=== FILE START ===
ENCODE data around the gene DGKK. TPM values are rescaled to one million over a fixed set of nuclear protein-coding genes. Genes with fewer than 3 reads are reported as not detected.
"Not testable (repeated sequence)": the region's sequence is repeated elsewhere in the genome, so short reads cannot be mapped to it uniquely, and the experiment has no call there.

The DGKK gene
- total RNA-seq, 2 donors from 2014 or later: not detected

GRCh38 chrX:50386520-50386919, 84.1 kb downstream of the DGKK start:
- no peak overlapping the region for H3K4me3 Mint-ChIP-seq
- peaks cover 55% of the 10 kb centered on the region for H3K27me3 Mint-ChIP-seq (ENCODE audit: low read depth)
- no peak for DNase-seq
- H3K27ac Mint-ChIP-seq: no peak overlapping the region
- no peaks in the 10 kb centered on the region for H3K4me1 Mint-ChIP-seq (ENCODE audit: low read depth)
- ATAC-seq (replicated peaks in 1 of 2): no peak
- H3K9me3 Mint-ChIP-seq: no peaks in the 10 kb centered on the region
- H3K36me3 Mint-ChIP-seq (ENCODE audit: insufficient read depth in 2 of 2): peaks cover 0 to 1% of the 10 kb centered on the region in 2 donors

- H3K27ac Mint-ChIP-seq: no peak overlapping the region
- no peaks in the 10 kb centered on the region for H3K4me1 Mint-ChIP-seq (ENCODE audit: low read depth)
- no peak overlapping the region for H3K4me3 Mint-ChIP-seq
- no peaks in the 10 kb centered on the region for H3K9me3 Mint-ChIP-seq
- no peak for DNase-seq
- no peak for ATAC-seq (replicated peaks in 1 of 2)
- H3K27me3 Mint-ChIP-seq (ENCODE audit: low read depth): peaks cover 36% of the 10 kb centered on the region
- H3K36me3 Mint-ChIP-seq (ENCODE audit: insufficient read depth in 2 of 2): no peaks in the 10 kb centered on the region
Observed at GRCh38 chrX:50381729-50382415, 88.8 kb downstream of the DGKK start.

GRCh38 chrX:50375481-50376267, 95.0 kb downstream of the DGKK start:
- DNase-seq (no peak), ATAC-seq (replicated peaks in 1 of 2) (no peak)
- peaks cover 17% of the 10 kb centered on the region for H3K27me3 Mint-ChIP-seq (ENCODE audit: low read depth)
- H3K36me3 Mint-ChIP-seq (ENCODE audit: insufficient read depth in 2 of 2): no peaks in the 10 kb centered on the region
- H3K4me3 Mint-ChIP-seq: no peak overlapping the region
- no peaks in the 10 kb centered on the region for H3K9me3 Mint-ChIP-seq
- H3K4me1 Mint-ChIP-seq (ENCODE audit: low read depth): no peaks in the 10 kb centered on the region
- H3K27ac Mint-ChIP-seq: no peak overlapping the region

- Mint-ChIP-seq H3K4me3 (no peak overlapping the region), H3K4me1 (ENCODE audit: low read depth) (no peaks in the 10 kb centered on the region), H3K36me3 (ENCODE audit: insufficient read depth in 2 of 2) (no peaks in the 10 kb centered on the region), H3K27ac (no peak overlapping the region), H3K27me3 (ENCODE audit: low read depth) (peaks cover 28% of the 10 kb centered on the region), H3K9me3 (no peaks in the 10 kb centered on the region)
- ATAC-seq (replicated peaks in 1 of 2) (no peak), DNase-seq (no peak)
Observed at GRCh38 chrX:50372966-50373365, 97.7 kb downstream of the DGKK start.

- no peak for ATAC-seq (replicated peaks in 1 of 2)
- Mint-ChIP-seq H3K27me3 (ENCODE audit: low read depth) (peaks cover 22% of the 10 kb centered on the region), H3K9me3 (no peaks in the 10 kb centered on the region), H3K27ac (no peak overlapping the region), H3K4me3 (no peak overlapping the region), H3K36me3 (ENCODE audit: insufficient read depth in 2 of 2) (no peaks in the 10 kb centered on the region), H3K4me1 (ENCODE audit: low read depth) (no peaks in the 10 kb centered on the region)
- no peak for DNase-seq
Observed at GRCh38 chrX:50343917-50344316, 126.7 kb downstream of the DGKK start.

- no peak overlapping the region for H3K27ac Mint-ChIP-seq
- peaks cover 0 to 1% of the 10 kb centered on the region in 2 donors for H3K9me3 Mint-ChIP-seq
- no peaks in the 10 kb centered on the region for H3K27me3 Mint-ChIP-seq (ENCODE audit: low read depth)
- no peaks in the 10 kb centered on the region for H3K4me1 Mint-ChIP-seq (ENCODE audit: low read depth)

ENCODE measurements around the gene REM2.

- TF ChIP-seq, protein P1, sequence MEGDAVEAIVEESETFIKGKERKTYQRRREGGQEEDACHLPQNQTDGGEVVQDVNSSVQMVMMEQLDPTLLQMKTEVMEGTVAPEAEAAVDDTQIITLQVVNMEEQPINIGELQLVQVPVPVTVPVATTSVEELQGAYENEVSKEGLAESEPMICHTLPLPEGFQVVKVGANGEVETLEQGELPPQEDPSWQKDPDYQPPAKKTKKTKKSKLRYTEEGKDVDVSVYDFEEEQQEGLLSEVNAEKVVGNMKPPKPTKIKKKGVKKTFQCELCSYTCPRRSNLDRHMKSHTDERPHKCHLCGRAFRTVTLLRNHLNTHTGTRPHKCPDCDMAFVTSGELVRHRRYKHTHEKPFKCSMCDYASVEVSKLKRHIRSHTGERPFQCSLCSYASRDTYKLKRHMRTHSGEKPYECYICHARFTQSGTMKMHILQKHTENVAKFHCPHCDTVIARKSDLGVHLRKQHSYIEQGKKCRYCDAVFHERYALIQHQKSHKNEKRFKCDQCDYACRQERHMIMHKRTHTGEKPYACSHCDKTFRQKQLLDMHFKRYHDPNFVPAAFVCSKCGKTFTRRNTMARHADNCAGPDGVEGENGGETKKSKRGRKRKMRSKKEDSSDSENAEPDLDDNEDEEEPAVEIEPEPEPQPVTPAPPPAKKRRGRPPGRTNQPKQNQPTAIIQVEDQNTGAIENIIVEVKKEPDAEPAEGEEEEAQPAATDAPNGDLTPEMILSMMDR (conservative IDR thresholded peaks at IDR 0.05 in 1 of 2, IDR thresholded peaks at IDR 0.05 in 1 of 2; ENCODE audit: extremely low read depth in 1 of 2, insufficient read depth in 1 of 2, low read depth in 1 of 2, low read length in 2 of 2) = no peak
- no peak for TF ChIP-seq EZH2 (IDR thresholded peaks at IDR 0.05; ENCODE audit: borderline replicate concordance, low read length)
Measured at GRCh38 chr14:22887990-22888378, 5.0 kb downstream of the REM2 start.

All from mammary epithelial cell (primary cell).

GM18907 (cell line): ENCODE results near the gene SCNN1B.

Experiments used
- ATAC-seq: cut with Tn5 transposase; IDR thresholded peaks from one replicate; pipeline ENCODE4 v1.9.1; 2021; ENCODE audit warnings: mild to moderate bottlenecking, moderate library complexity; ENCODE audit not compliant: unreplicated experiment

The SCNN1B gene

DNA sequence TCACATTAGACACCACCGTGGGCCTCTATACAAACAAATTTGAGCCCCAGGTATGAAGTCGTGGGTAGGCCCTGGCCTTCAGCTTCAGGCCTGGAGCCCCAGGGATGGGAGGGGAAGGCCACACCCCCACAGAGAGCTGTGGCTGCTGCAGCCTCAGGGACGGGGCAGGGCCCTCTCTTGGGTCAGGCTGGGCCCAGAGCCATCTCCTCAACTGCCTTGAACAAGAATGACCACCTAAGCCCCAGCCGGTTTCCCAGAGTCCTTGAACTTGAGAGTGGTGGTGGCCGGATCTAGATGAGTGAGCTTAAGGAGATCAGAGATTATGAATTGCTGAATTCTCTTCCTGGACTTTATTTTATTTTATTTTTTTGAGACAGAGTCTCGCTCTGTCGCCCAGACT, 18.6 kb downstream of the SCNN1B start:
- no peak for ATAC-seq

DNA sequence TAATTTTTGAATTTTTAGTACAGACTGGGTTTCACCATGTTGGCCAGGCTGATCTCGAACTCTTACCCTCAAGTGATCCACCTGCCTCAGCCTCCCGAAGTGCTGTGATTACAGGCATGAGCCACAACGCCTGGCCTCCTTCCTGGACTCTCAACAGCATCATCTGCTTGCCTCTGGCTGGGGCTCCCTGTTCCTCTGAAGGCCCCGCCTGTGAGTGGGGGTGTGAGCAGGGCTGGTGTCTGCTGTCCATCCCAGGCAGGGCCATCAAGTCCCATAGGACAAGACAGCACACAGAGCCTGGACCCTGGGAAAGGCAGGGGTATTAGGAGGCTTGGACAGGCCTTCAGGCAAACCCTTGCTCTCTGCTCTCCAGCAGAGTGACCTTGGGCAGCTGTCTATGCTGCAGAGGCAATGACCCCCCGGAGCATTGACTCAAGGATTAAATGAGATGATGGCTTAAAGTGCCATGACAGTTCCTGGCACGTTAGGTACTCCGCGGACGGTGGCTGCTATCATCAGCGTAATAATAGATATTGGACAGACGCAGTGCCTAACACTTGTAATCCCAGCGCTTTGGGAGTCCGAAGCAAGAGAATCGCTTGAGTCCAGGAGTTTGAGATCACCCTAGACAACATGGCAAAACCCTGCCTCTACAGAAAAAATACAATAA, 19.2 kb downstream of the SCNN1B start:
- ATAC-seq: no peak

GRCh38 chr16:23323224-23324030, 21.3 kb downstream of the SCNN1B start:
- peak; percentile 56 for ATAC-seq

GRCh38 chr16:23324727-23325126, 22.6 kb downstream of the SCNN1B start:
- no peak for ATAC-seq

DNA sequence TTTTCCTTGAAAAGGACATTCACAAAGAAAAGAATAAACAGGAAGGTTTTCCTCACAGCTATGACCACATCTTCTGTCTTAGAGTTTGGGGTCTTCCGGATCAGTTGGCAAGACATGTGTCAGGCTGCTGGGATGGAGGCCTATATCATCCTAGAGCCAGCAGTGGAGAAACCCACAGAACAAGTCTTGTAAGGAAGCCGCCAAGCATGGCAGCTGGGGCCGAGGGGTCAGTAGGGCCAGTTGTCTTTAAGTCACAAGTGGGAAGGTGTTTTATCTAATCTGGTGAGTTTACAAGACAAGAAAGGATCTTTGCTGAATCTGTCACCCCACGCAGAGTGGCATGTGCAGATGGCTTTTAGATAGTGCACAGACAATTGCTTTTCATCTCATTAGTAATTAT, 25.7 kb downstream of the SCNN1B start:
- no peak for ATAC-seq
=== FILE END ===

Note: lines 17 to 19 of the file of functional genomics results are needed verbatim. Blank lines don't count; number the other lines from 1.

- no peaks in the 10 kb centered on the region for H3K9me3 Mint-ChIP-seq
- no peak for DNase-seq
- no peak for ATAC-seq (replicated peaks in 1 of 2)